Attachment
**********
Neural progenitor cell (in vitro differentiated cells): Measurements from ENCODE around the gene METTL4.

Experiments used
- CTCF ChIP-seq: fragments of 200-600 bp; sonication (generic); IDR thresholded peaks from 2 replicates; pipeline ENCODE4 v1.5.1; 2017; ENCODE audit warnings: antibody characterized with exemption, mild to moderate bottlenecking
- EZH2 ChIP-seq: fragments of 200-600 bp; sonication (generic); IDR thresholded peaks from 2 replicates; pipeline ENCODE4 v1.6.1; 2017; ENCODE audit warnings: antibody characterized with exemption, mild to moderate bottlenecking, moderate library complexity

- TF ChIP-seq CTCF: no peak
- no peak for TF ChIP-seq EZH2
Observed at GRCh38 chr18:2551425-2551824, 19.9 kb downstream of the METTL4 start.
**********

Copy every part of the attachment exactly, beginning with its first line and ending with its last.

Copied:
Neural progenitor cell (in vitro differentiated cells): Measurements from ENCODE around the gene METTL4.

Experiments used
- CTCF ChIP-seq: fragments of 200-600 bp; sonication (generic); IDR thresholded peaks from 2 replicates; pipeline ENCODE4 v1.5.1; 2017; ENCODE audit warnings: antibody characterized with exemption, mild to moderate bottlenecking
- EZH2 ChIP-seq: fragments of 200-600 bp; sonication (generic); IDR thresholded peaks from 2 replicates; pipeline ENCODE4 v1.6.1; 2017; ENCODE audit warnings: antibody characterized with exemption, mild to moderate bottlenecking, moderate library complexity

- TF ChIP-seq CTCF: no peak
- no peak for TF ChIP-seq EZH2
Observed at GRCh38 chr18:2551425-2551824, 19.9 kb downstream of the METTL4 start.